National identity is always a topic of debate and conversation. In conversation, when we meet people for the first time we often ask the question: Where are you from? In other words: Where were you born?
Well legally, I am British and I’m also English as I was born in Yorkshire, which is the largest county in the United Kingdom of Great Britain and Northern Ireland. My mother is British but my father is Irish, so what does this mean? Well, according to many stereotypes this means that I’m a little cold, probably emotionally reserved and very polite.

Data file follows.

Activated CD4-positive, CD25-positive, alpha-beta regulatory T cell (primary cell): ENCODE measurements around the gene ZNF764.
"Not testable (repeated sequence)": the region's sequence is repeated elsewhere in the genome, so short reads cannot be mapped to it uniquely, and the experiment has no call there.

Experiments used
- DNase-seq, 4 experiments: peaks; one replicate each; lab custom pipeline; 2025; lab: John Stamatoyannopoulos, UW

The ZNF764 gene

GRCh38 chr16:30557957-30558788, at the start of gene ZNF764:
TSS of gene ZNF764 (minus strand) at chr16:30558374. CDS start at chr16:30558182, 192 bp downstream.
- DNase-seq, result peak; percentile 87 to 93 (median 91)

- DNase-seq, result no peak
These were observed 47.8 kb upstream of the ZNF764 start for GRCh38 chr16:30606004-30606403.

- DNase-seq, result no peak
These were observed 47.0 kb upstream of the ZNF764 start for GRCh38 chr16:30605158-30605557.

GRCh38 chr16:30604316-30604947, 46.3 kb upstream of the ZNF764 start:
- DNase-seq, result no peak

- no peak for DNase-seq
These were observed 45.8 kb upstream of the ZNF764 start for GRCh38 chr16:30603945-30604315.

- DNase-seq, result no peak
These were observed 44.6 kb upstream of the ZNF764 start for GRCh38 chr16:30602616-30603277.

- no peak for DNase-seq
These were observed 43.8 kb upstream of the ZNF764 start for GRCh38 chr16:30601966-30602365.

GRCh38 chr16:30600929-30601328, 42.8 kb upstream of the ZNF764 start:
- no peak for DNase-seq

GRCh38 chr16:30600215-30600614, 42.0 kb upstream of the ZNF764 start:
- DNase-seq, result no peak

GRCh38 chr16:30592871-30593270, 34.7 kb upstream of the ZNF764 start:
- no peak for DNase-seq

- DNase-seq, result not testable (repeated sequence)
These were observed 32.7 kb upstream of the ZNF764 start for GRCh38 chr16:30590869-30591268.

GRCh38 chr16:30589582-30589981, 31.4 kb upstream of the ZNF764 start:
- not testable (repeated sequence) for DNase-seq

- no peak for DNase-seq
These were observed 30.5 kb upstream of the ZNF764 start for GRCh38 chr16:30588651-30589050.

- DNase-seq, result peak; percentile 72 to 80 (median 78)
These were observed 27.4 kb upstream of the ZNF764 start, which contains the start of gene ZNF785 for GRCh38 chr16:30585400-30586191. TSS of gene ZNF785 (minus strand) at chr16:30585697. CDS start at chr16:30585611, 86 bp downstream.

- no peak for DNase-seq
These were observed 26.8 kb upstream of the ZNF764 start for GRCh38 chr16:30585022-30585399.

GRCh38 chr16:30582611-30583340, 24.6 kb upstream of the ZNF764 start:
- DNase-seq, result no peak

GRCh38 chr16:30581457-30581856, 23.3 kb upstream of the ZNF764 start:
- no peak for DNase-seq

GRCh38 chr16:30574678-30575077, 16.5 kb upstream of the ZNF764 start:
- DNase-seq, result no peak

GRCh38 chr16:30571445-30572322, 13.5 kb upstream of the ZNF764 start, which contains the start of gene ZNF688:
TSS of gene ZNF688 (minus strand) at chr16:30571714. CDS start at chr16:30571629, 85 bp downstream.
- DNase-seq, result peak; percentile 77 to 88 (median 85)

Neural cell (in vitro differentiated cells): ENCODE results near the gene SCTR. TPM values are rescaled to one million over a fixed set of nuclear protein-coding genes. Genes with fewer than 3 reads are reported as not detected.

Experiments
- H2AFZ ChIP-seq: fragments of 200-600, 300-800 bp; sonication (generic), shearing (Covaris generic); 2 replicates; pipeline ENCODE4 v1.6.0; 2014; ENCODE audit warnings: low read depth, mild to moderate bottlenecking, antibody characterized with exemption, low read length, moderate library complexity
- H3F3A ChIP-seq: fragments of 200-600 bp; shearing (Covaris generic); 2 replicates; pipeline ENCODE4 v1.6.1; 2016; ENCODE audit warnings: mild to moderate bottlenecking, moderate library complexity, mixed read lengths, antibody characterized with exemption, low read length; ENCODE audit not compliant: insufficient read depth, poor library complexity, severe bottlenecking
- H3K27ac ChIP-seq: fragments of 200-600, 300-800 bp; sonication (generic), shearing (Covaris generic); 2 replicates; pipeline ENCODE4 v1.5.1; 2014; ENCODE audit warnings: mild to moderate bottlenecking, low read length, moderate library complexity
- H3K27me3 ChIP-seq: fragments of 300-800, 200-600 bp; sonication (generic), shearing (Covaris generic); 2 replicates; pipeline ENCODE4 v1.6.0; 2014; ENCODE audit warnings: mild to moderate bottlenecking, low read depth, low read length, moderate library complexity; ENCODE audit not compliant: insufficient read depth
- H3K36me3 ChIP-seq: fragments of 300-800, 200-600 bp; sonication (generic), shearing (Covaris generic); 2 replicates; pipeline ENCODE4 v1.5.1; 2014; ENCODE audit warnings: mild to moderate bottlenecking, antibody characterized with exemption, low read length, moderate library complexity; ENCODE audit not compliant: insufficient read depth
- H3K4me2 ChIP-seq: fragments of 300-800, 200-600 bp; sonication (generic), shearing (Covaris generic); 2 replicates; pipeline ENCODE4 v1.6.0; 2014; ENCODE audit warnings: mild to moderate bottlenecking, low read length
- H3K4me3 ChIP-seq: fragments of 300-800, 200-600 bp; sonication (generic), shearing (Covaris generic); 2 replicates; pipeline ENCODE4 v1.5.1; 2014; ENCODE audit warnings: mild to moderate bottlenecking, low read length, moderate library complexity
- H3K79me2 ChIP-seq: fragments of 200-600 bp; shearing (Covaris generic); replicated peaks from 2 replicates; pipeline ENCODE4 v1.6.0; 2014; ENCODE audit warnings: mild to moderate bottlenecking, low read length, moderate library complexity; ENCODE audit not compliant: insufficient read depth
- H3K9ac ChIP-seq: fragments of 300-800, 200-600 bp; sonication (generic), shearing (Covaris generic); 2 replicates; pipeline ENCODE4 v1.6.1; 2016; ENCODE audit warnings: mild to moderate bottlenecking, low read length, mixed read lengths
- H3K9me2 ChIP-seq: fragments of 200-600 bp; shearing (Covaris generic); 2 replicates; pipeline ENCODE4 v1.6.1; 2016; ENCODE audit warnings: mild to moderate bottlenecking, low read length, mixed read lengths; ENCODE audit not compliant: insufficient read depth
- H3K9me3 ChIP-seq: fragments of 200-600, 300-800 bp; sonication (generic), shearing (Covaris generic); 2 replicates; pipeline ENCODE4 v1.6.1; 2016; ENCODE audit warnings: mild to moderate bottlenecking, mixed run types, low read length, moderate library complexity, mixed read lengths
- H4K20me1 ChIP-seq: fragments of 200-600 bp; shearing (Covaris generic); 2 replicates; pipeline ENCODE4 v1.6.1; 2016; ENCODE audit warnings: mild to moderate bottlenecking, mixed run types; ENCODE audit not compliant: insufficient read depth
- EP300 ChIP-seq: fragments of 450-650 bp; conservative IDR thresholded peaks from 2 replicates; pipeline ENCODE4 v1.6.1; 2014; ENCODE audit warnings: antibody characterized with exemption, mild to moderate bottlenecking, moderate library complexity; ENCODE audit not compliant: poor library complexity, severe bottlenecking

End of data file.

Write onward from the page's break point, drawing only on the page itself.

In addition, it also means I come from a country where it rains all the time, a country where the national diet is considered to be, by far, one of the worst in the world and that despite a long history of playing football we are completely and utterly rubbish. And, perhaps, as all stereotypes, there is an element of truth to these.
However, for me, being British means having a commitment to: Inclusion, Equality and Diversity. And, for me, being a Yorkshire woman means:I speak my mind, I’m down-to-earth and I can’t stand Manchester United.
So, what does it mean to be Spanish? Moreover, what does it mean to be Malagueñan?